The Atlanta district, which includes Hardscrabble Mine, Middle Boise Mine and Yuba Mine, produced around 385,000 ounces of gold. The area creeks all contain placer. There are numerous old mines that produced lode gold. The Atlanta Hill Mine was the major producer in this district.

Featherville

All streams and benches along the South Fork of the Boise River contain placer gold. Over 32,000 ounces of gold came from this area.

Neal District

Northwest of Mayfield, near the Arrowrock Dam, about 15 miles southeast of Boise in Ada County, in Township 2 and 3 North and Range 5 East, is the Neal district. This district produced around $2,000,000 prior to 1911. There are many area placer worked on small regional creeks. Also there are many old lode mines.

Rocky Bar District

In the Rocky Bar District along Bear Creek and its tributaries are very rich in placer gold. Many old lode mines in this area. 

Minidoka County Idaho Gold

Very many gravel bars and bench deposits along the Snake River are credited with a total production of 22,000 ounces of gold in Cassia County, 1,736 ounces in Jerome County and 133 ounces in Minidoka County.

See Cassia County and Jerome Counties for more information.

Jerome County Idaho Gold

Jerome County Idaho Gold

Very many gravel bars and bench deposits along the Snake River are credited with a total production of 22,000 ounces of gold in Cassia County, 1,736 ounces in Jerome County and 133 ounces in Minidoka County.

Burley

Burley is in Cassia County by this information relates to Jerome and Minidoka County as well. The area placer workings along the snake River in Township 9 and 10 South, Range 24 and 25 East were very productive. The Lead and silver mines in Township 15 and 16 south and Range 21 east has gold showings on the ore dumps. May be a good place to metal detect.

Power County Idaho Gold

Power County Idaho Gold

American Falls

Along the Snake River there are many old placer deposits that produced well. This is an excellent place to prospect.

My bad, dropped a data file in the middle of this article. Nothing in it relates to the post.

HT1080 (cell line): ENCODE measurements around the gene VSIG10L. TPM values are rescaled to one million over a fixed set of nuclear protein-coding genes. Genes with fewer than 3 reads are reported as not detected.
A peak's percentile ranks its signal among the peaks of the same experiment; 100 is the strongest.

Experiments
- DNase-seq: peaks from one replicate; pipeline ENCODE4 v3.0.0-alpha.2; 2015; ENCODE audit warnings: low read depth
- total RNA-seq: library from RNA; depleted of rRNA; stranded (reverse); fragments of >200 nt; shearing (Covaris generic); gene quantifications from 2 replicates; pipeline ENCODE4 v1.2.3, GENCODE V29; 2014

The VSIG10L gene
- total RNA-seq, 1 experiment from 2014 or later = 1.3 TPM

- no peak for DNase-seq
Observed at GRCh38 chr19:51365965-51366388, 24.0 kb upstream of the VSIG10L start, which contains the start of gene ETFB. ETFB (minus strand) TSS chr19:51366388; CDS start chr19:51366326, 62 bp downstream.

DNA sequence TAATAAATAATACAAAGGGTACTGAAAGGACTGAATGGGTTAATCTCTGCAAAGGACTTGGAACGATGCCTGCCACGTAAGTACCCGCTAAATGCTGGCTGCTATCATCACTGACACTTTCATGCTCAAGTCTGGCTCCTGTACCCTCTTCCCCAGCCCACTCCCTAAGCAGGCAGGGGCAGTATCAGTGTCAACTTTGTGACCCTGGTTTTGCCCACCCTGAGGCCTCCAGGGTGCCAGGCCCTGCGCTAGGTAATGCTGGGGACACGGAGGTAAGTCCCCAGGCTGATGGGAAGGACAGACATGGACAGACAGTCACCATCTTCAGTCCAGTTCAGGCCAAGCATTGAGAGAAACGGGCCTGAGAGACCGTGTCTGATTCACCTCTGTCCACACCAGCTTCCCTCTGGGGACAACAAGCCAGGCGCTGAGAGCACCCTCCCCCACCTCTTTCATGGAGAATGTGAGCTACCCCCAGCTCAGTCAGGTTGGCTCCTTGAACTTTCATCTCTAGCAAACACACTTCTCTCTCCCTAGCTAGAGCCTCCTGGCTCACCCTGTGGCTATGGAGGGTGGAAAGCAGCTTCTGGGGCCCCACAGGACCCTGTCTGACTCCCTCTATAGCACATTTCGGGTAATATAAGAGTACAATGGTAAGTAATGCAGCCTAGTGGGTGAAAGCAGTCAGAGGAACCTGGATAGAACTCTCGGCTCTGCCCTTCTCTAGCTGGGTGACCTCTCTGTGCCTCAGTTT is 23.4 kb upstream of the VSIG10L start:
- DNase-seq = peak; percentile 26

Nez Perce County Idaho Gold

Nez Perce County Idaho Gold

Lewiston

In the Lewiston area, all the regional streams, benches and terraces contain placer gold, but the best place to prospect would be the Clearwater River upstream from town for the next 100 miles.

Kootenai County Idaho Gold

Kootenai County Idaho Gold

Kootenai County in Idaho is the largest producer of silver in the the United States.

Coeur d’Alene District

The Coeur d’Alene district has many old mines dating back to 1860 mostly producing silver. All the streams contain placer gold that can be panned. Several old lode mines in the area as well. Most of the district is situated in Shoshone County, but this district is one of the most mineral rich areas in Idaho and the world. The Coeur d’Alene mines produce more silver than all the rest of the states put together.

Camas County Idaho Gold

Camas County Idaho Gold

Carrietown

Along Little Smoky Creek in Township 2 and 3 North, Range 14 and 15 East you can find some very rich placers. There were numerous mines in Township 4 and 5, Range 13 and 14 that produced lode gold. The town (not on most maps) lies in the east part of the county on Big and Little Smoky Creeks and was in the Rosetta district which consist of about 150 square miles, with many mines, most of which were abandoned prior to 1900. Total production in the district was around 10,000 ounces.

Big and Little Smoky-Rosetta district